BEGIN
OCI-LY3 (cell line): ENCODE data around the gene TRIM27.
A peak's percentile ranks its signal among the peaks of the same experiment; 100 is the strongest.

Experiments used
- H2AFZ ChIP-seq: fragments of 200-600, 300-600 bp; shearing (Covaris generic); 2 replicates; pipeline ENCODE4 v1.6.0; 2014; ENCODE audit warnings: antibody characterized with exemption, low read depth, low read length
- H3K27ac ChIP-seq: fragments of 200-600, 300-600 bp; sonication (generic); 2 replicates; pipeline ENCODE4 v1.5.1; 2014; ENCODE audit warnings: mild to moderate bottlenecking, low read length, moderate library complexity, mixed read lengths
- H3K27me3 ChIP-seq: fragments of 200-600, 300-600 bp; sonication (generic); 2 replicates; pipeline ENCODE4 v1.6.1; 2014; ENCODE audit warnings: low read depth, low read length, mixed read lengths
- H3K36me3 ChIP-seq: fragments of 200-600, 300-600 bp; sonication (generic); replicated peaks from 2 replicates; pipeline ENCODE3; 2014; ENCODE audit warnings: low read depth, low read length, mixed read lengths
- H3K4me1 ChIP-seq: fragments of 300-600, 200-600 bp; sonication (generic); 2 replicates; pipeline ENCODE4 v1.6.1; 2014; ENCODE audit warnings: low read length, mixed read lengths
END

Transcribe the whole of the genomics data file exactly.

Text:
OCI-LY3 (cell line): ENCODE data around the gene TRIM27.
A peak's percentile ranks its signal among the peaks of the same experiment; 100 is the strongest.

Experiments used
- H2AFZ ChIP-seq: fragments of 200-600, 300-600 bp; shearing (Covaris generic); 2 replicates; pipeline ENCODE4 v1.6.0; 2014; ENCODE audit warnings: antibody characterized with exemption, low read depth, low read length
- H3K27ac ChIP-seq: fragments of 200-600, 300-600 bp; sonication (generic); 2 replicates; pipeline ENCODE4 v1.5.1; 2014; ENCODE audit warnings: mild to moderate bottlenecking, low read length, moderate library complexity, mixed read lengths
- H3K27me3 ChIP-seq: fragments of 200-600, 300-600 bp; sonication (generic); 2 replicates; pipeline ENCODE4 v1.6.1; 2014; ENCODE audit warnings: low read depth, low read length, mixed read lengths
- H3K36me3 ChIP-seq: fragments of 200-600, 300-600 bp; sonication (generic); replicated peaks from 2 replicates; pipeline ENCODE3; 2014; ENCODE audit warnings: low read depth, low read length, mixed read lengths
- H3K4me1 ChIP-seq: fragments of 300-600, 200-600 bp; sonication (generic); 2 replicates; pipeline ENCODE4 v1.6.1; 2014; ENCODE audit warnings: low read length, mixed read lengths